Surviving gun from the action at Nery, France, in 1914 in wich three Victoria Crosses were won
13 POUNDER QUICK-FIRING(QF) GUN MARK I OF ’L’ BATTERY, ROYAL HORSE ARTILLERY
Early on 1 September 1914, during the retreat from the Mons, the German 4th Cavalry Division attaked the British 1st Cavalry Brigade at Nery, south of the Forest of Compiegne. The commander of ‘L’ Battery, Royal Horse Artillery, was knocked unconscious by a shell and in his absence Captain Edward Bradbury brought three of the Battery’s six guns into action against twelve German guns on high ground 500 yards to the east. Two of the British guns were hit almost immediately but the third, served by Bradbury and the wounded Sergeant David Nelson, continued to fire. When Battery Sergeant Major George Dorell joined them, Bradbury went to fetch more ammunition but was mortally wounded by a shell. Dorrell and Nelson kept firing until their last round was gone, the gun having accounted in all for three of the German guns.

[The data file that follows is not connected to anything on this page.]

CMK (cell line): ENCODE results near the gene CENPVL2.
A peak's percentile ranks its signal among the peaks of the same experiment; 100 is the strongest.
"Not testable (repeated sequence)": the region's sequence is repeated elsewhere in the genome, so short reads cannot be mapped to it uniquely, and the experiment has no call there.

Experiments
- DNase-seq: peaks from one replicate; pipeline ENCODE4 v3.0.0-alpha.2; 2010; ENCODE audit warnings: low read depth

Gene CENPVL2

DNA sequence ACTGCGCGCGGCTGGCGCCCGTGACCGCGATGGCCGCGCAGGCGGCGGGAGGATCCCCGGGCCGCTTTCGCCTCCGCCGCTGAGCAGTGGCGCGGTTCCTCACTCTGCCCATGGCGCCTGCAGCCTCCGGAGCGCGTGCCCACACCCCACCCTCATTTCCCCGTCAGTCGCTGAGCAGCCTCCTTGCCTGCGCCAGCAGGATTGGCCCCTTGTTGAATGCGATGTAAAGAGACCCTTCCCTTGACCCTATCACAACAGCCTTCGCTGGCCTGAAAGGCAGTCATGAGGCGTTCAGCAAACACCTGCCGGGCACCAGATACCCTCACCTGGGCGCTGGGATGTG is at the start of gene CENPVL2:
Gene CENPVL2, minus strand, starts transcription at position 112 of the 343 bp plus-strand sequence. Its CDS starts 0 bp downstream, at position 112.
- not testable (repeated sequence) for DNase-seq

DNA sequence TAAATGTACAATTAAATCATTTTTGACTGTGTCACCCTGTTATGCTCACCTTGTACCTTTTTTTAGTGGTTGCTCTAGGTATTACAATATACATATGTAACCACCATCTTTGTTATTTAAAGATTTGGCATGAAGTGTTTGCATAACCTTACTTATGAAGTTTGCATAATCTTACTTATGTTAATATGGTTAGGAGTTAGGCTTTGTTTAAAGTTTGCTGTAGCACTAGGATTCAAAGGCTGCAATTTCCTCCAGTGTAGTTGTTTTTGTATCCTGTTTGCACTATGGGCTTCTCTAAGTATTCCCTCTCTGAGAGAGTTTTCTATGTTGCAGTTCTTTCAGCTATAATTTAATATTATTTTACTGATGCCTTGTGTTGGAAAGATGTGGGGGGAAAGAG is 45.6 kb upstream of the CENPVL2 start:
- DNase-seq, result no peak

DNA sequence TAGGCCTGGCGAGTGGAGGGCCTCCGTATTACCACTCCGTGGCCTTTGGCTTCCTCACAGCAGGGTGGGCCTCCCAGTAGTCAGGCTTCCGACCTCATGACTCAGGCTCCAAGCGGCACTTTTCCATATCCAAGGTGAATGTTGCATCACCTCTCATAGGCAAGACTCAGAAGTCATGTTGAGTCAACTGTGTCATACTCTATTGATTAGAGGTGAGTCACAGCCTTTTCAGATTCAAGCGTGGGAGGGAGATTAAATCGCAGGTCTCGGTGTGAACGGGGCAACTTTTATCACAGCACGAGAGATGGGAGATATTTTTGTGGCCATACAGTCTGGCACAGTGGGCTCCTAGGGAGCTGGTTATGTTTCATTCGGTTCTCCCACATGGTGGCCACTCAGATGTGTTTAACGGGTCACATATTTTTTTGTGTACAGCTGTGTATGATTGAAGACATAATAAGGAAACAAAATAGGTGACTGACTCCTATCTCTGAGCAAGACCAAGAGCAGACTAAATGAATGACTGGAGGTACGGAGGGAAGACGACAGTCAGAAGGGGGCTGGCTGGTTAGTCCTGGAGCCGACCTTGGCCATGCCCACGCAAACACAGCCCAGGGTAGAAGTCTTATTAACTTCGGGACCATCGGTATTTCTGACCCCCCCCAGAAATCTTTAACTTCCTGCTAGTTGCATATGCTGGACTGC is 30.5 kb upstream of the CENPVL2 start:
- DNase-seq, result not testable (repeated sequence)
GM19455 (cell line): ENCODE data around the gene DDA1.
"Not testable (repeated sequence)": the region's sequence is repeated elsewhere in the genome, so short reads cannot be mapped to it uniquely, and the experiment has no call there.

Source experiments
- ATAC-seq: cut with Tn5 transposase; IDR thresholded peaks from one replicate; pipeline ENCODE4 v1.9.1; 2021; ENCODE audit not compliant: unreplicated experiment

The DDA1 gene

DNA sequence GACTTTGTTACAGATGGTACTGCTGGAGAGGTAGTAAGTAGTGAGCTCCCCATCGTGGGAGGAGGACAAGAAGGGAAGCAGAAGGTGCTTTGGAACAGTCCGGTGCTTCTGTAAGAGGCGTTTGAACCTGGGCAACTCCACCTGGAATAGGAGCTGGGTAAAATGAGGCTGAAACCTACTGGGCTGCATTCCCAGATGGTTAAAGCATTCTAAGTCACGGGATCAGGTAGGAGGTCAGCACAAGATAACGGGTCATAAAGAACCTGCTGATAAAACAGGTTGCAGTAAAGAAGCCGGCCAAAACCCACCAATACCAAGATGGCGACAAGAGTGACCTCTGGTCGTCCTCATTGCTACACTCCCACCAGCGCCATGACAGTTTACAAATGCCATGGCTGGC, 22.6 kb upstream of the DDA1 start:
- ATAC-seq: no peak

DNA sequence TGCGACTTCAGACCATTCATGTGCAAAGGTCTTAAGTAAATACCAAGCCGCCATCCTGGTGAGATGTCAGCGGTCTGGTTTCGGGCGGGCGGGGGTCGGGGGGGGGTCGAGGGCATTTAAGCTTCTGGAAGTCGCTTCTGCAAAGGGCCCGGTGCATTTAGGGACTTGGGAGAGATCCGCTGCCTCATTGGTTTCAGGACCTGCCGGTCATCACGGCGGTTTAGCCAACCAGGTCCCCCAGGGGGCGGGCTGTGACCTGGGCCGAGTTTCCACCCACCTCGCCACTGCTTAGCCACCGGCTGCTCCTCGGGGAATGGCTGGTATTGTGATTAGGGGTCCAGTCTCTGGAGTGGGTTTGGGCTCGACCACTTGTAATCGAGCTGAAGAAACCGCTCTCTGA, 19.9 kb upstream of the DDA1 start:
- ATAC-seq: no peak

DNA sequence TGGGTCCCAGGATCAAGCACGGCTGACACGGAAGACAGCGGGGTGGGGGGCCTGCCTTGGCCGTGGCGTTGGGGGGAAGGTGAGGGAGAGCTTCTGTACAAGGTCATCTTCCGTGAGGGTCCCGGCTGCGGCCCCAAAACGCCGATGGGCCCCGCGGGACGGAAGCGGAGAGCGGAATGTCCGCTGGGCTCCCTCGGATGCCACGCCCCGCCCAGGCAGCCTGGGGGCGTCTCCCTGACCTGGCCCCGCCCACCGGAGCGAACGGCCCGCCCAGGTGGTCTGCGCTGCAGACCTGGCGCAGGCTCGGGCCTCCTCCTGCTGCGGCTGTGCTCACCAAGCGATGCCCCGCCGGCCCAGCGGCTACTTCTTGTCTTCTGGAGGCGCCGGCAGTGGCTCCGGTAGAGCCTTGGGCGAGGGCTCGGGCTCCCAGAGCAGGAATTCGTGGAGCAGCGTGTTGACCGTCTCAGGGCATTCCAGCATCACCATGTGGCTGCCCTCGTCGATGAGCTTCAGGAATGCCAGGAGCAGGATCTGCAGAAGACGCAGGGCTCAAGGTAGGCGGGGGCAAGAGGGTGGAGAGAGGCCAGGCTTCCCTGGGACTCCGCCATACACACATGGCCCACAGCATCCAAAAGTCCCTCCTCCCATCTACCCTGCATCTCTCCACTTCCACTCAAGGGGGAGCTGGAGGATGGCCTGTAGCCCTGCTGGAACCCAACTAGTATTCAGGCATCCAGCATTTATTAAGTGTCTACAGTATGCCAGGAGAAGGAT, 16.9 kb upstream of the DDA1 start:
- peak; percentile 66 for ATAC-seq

As British reinforcements arrived the Germans withdrew, abandoning most of their remaining guns. Five officers and 42 men of ‘L’ Battery were killed or wounded at Nery.
Bradbury was posthumously awarded the Victoria Cross. Dorrell and Nelson, both of whom were subsequently commissioned also won the Victoria Cross. Nelson died of wounds in 1918, while Dorrell died, aged 90, in 1971.